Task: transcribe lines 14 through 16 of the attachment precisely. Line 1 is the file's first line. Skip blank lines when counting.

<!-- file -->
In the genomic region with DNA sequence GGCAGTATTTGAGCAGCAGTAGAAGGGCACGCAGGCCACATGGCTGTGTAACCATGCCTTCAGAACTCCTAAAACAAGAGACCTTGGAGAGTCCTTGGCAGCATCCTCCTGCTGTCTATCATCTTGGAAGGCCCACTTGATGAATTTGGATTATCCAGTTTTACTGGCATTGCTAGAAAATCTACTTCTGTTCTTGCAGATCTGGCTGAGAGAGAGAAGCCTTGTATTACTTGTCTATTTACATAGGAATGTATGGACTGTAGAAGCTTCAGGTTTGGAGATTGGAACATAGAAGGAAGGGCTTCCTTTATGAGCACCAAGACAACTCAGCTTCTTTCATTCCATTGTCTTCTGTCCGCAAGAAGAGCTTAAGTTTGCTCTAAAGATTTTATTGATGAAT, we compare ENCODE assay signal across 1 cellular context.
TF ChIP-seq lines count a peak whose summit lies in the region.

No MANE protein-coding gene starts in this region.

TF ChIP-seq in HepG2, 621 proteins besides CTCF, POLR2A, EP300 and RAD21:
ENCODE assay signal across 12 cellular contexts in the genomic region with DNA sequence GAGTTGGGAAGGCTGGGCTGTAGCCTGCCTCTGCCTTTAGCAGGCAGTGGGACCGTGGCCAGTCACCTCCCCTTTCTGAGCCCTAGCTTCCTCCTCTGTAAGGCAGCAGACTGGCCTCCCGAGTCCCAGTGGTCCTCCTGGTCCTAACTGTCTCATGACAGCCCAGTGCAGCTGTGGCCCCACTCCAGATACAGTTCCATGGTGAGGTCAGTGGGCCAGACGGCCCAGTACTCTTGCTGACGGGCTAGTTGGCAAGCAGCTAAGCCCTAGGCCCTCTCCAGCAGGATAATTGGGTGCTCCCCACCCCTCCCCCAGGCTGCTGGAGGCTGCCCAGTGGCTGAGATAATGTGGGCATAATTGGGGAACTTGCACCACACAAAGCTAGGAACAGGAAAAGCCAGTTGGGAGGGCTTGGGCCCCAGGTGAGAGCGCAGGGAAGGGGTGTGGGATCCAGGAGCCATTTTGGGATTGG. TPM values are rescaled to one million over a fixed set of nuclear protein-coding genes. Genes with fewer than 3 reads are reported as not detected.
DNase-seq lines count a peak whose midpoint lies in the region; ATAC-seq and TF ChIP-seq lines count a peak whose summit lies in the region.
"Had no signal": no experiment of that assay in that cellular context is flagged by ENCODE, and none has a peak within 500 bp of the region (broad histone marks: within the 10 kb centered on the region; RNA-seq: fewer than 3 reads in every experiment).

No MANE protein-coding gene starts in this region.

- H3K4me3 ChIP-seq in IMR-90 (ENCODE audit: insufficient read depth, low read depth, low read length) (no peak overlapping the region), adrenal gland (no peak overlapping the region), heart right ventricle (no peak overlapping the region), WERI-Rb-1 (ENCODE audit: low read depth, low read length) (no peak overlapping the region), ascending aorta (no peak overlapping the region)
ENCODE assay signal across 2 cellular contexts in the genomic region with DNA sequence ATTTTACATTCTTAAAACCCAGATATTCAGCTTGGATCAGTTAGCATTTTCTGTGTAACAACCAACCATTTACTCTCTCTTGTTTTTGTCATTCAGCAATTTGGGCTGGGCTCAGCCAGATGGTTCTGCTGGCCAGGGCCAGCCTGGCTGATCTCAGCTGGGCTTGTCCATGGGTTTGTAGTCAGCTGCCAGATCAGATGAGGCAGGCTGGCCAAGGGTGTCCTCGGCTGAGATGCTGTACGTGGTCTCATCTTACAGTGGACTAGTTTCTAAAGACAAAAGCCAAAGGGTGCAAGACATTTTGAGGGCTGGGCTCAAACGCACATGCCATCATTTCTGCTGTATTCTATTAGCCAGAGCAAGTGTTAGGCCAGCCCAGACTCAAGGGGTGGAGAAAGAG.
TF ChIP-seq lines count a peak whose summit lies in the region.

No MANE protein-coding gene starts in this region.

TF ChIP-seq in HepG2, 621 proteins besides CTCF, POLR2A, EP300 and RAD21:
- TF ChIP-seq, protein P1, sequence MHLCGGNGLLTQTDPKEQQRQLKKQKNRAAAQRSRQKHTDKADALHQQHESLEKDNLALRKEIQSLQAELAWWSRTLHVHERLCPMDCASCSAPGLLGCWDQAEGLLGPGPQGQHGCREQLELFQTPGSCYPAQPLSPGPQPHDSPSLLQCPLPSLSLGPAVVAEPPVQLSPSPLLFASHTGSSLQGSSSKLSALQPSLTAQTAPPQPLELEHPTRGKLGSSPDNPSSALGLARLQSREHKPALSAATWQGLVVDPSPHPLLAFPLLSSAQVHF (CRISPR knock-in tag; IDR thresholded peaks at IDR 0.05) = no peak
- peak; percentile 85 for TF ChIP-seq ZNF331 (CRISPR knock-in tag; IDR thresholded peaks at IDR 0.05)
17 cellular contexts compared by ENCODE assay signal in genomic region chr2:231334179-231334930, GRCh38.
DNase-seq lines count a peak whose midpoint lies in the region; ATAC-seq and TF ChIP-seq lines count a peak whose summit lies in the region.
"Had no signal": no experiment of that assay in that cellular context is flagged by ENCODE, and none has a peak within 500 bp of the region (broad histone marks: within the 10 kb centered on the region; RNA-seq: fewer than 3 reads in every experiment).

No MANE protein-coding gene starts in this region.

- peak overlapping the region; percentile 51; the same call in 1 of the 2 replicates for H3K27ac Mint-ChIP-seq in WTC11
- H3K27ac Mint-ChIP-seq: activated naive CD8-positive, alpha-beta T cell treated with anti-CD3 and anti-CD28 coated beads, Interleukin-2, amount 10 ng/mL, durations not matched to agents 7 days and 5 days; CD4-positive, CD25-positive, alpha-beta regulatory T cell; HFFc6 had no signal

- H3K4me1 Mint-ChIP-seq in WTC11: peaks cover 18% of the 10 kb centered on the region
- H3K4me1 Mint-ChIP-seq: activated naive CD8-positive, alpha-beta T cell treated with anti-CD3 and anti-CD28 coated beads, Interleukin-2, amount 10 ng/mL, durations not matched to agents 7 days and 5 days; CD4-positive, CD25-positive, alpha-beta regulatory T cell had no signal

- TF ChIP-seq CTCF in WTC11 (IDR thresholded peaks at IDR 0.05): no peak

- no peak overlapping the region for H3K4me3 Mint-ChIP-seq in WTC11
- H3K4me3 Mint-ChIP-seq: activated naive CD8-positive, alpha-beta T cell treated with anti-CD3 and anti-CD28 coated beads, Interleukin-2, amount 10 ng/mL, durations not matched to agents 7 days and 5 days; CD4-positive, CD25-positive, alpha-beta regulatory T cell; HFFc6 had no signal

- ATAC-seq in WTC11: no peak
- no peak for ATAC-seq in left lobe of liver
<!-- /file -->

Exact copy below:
- TF ChIP-seq, protein P1, sequence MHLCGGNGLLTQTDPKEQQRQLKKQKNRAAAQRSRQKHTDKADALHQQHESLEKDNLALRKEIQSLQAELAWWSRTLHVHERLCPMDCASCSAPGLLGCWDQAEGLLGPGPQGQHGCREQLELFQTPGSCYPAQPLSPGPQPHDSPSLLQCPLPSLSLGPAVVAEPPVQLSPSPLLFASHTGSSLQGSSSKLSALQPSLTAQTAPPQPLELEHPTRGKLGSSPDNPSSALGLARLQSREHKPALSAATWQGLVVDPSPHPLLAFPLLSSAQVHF (CRISPR knock-in tag; IDR thresholded peaks at IDR 0.05) = no peak
- peak; percentile 85 for TF ChIP-seq ZNF331 (CRISPR knock-in tag; IDR thresholded peaks at IDR 0.05)
17 cellular contexts compared by ENCODE assay signal in genomic region chr2:231334179-231334930, GRCh38.